Although Bill Abbott started his career as a buyer at an agency, he soon moved into research, where he honed his strong analytical skills, and then on to affiliates and sales. But it was in research, according to Bill, where he gained his strong grounding for his future media roles, learning what drives the bottom line and what determines success and failure. His current position as the CEO of Crown Media gives him the ability to put all his experience to good use in steering his corporation through a sea of media change and disruption. In my interview with him, Bill talks about Independent networks, Hallmark programming, current research efforts in his company and some insights into how the media landscape will look in the next five years.
Below is a short excerpt from the interview, whose videos can be viewed here.
CW: Crown Media properties are one of the few independent properties in television. Can you tell us some of the pros and cons of being an independent?
BA: The challenges are well documented and I think many of those challenges are overplayed to a degree. On the advertising side, it can be an advantage for us to be an independent because we can work much more quickly, we are much more flexible and we don’t jam clients with a lot of other properties that they might not want to buy. So we think that being an independent on the advertising side can be an advantage.
On the negative side, certainly the distribution equation is more challenging because we don’t have the leverage of a broadcast network or a sports property that is a must-have.
The Cable Act of 1992 unfortunately has created an environment where broadcast networks are able to command disproportionately high retransmissions fees from our distribution partners, where those cable assets residing under the same roof are granted added leverage. This creates an uneven playing field. We could have another half-hour conversation on that subject alone. That is the major drawback to being an independent: those government regulations that put us, as independent programmers, at a distinct disadvantage.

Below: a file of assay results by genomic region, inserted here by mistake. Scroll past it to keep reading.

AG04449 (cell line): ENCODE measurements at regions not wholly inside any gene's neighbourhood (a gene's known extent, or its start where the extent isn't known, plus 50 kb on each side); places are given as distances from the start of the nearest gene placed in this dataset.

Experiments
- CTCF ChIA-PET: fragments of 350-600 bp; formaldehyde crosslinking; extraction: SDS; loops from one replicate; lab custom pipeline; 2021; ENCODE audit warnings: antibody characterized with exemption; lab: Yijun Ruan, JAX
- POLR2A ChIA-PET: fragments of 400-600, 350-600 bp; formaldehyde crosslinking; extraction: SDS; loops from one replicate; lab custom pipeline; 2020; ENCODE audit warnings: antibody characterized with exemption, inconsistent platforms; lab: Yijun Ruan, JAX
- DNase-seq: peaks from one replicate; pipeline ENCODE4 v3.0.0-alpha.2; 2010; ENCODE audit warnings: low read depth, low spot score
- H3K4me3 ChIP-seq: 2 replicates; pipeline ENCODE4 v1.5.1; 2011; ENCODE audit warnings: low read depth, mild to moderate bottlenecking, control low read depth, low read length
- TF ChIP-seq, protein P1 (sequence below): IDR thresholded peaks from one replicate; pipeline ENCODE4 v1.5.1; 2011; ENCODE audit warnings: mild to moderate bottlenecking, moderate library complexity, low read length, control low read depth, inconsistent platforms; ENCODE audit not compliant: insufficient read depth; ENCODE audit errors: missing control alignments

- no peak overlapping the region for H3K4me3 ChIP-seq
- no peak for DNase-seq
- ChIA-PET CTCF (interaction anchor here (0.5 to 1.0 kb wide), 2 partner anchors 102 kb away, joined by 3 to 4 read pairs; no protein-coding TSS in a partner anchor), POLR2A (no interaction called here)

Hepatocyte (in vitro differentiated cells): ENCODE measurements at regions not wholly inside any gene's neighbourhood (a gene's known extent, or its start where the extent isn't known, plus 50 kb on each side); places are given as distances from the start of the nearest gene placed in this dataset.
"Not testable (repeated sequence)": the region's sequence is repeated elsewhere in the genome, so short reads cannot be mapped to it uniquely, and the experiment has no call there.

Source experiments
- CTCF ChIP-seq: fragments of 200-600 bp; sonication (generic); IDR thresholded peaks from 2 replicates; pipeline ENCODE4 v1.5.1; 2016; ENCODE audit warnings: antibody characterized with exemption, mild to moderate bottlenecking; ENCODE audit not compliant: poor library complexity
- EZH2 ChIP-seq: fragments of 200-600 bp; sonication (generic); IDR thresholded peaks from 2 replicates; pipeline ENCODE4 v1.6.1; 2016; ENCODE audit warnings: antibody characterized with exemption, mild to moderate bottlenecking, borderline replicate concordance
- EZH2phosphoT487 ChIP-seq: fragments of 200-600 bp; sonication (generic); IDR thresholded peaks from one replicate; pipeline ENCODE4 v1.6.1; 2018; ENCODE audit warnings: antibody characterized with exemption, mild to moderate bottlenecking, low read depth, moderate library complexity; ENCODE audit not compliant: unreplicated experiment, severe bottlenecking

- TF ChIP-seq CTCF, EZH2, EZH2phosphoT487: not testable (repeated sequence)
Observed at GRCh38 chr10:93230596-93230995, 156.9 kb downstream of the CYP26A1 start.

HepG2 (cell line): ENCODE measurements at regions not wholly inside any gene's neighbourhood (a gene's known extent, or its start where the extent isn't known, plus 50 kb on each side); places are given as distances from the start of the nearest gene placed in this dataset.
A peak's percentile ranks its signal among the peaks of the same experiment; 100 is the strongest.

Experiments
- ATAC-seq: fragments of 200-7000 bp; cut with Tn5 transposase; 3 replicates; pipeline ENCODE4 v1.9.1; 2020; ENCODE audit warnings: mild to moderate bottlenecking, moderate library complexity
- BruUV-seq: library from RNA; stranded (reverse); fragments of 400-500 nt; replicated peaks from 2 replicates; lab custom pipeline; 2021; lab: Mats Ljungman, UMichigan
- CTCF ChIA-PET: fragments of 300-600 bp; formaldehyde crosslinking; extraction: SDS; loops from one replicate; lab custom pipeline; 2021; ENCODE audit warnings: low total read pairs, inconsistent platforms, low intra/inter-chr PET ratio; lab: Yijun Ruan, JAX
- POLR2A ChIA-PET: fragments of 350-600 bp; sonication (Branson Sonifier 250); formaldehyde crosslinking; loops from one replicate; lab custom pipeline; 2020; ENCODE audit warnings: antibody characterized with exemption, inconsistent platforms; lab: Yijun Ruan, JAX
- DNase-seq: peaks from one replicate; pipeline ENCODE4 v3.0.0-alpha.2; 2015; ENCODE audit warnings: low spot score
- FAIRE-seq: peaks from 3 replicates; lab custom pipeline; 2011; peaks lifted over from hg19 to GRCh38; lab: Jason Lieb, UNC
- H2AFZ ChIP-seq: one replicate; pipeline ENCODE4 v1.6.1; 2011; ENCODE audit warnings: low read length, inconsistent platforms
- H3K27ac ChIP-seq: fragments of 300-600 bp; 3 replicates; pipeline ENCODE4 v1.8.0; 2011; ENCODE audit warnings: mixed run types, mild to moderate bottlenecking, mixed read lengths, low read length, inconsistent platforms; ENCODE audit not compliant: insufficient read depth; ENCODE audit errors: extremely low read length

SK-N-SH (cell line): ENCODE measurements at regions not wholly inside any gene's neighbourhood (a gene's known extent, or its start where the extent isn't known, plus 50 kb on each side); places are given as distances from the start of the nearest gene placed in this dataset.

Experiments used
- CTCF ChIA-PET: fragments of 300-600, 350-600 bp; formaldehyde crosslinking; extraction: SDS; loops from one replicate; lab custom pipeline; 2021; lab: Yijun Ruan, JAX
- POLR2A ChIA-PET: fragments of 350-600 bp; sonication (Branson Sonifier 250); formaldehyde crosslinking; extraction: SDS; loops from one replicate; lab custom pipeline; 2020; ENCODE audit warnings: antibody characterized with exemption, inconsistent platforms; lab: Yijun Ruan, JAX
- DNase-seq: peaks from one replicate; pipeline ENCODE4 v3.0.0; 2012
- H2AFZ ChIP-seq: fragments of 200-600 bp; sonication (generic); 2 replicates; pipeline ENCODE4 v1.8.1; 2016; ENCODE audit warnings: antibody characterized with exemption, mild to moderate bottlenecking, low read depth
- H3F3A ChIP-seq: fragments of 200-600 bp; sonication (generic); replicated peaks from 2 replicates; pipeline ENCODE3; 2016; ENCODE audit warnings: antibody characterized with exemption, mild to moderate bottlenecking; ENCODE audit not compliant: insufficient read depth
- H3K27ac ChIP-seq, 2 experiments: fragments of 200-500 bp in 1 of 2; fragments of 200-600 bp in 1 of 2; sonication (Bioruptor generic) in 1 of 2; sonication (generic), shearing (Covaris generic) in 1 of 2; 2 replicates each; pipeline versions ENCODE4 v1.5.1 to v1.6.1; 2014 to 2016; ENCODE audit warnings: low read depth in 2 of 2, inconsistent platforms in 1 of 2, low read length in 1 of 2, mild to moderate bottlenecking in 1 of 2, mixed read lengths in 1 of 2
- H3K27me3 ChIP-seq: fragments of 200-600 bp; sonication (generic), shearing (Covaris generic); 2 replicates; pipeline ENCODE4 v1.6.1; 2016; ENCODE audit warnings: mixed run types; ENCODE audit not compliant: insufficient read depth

CW: Because Crown Media has businesses beyond television – you have the greeting card business for example -- you probably have some great datasets. Are you using them? If so, how?
BA: You are getting into some of the key hidden advantages that we have as a part of the Hallmark brand. We have a database of 14 million Gold Crown enthusiasts who love Hallmark stores and who love the brand. We target those potential viewers on a monthly basis. We also have access to the Keepsake enthusiasts who collect Keepsake Ornaments, and to general research Hallmark does about our consumers, our brand, and our viewers. We don’t want to overstep our boundaries within the bigger Hallmark Cards umbrella but we feel extremely fortunate to be a part of such an iconic, well-established brand and to have access to important data that allows us to reach out to those consumers for whom the Hallmark legacy strongly resonates.